Tuesday, February 23, 2010

Mesothelioma Multimodality Treatment

The European Association for Cardio-Thoracic Surgery reports on three decades worth of experience in surgical multimodality treatment of pleural mesothelioma.

Malignant mesothelioma is an aggressive cancer caused almost exclusively by asbestos exposure. Because of the aggressive nature of the cancer, treating it with only one mode of therapy usually returns a poor response. But when doctors combine therapies such as surgery, chemotherapy and radiation, an improvement in survival is commonly observed.

The study reviews three decades worth of data on pleural mesothelioma patients treated with a multimodality approach in the United Kingdom. Over the course of the three decades, a total of 217 patients were referred for surgical opinion. The 78 patients who only had pleural biopsies were excluded. A total of 139 patients underwent surgical procedure, with 49 undergoing extrapleural pneumonectomy (EPP) and 90 patients undergoing pleurectomy/decortication (PD). Post-operative adjuvant therapy involved chemotherapy and radiotherapy.

The longest survival rates (median 26 months) were observed among patients who underwent a pleurectomy/decortication followed by both chemotherapy and radiotherapy. The extrapleural pneumonectomy, whether or not combined with chemotherapy or radiation, provided no significant survival advantage when compared to the pleurectomy/decortication group. Additionally, EPP not followed with adjuvant therapy was an independent risk factor for decreased survival.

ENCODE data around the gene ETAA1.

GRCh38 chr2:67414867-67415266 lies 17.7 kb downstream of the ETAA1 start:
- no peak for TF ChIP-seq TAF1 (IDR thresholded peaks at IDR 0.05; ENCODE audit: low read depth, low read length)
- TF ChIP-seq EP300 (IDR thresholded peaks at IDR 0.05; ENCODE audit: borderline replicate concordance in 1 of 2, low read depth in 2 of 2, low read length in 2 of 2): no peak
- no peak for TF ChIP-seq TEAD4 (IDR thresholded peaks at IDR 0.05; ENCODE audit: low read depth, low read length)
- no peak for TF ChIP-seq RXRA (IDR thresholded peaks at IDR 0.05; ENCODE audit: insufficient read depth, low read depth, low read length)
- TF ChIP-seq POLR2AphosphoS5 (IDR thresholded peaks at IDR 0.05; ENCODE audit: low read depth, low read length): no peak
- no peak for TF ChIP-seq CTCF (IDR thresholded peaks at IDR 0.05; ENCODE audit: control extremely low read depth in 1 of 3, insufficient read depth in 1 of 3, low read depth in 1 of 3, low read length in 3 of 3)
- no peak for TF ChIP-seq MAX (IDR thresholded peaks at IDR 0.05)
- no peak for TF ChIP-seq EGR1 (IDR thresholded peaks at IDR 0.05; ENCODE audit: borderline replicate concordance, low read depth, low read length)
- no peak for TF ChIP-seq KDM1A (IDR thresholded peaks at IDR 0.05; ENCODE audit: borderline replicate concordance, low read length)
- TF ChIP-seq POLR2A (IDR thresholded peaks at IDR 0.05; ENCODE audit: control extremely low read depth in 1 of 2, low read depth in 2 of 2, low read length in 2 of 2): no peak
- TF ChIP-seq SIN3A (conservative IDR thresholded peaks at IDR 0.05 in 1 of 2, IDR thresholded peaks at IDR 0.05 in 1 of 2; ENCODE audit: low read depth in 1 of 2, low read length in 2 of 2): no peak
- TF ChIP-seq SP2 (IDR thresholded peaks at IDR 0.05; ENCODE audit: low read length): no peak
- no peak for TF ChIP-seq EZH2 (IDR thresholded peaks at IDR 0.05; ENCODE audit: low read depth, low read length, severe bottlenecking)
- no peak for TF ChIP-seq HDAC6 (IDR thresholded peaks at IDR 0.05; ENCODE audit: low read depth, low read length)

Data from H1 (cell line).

In conclusion, the researchers found that “cytoreductive surgery combined with post-operative adjuvant therapy provided a better survival despite either advanced disease or surgically less fit patients. Thus, pleurectomy/decortication may be the procedure of choice” since neither EPP or PD are curative.

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